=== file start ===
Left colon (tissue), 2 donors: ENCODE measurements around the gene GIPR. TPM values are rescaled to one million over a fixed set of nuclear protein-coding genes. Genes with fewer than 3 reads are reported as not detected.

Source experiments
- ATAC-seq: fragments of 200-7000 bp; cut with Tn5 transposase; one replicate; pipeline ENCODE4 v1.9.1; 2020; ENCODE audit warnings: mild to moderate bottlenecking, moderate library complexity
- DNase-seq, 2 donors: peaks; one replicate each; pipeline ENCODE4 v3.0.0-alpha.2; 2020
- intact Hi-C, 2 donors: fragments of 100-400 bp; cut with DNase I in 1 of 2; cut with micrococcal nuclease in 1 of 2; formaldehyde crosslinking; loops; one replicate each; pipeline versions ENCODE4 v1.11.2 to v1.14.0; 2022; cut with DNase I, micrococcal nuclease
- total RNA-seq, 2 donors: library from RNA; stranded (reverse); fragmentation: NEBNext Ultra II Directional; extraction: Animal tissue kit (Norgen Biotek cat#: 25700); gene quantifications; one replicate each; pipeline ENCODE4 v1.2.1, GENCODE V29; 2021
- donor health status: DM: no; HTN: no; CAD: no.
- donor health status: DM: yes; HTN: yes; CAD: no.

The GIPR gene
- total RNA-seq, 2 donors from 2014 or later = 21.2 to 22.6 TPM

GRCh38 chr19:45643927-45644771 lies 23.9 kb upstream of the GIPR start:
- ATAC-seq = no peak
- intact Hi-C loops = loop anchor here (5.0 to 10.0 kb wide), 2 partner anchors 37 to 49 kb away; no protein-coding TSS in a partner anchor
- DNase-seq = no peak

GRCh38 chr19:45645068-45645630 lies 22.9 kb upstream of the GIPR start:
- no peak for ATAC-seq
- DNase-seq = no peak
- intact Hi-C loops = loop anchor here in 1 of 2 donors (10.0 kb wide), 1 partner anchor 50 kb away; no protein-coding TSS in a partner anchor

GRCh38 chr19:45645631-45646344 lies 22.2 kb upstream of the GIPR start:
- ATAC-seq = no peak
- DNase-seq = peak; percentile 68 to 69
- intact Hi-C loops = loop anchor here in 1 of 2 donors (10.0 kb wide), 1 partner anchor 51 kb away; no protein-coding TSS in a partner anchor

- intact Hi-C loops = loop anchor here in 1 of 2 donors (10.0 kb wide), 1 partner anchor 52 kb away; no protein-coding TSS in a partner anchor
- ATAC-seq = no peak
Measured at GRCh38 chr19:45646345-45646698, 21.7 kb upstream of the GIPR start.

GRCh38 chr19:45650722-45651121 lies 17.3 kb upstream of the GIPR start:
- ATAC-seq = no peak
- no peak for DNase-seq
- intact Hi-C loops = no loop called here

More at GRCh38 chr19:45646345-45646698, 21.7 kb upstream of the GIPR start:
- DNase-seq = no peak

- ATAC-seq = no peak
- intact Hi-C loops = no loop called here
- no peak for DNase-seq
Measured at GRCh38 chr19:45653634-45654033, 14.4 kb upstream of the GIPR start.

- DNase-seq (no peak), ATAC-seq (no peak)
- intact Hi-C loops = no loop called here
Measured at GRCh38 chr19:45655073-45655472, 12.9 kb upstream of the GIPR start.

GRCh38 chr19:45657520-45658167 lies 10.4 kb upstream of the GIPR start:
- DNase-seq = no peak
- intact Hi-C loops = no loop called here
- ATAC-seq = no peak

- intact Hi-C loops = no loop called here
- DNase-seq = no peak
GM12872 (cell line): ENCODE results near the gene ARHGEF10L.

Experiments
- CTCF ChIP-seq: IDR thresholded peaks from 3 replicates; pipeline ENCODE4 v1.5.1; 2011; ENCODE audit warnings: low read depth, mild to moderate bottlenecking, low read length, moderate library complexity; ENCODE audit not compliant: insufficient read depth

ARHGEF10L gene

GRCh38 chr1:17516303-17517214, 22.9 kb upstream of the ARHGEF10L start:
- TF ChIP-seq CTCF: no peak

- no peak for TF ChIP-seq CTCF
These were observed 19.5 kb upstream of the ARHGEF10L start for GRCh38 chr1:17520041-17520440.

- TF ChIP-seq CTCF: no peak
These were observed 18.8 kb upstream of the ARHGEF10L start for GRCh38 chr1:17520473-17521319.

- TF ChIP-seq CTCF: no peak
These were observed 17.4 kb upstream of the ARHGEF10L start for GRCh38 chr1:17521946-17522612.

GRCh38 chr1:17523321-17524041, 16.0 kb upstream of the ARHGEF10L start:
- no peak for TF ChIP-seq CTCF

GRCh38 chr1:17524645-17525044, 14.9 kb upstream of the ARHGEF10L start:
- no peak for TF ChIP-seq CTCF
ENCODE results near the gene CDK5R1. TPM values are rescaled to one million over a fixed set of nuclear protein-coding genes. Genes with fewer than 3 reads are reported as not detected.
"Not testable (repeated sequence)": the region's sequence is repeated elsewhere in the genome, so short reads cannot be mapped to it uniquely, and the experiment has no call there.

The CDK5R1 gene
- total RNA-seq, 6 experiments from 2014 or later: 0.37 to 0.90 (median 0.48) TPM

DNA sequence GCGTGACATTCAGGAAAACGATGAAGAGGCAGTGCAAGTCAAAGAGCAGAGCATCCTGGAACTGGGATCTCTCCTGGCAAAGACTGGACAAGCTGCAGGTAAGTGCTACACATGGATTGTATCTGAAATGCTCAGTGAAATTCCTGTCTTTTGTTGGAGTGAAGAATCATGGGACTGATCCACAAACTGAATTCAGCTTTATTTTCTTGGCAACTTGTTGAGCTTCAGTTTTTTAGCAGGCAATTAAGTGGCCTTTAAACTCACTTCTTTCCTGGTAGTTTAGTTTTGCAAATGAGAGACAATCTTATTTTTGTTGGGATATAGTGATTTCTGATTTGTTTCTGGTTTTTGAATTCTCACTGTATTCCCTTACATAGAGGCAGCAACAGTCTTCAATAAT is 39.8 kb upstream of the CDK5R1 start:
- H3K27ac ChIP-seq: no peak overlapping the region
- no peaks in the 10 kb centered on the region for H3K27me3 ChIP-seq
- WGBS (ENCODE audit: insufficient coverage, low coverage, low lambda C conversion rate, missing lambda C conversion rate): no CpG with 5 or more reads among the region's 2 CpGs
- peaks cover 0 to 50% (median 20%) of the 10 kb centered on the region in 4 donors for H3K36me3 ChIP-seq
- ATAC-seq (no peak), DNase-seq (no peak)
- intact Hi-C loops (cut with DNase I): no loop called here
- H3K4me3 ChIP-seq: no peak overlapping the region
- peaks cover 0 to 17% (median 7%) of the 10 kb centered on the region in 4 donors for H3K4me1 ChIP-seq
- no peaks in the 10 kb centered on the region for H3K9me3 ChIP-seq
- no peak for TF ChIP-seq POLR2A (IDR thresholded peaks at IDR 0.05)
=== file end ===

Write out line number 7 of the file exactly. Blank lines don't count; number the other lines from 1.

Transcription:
- donor health status: DM: no; HTN: no; CAD: no.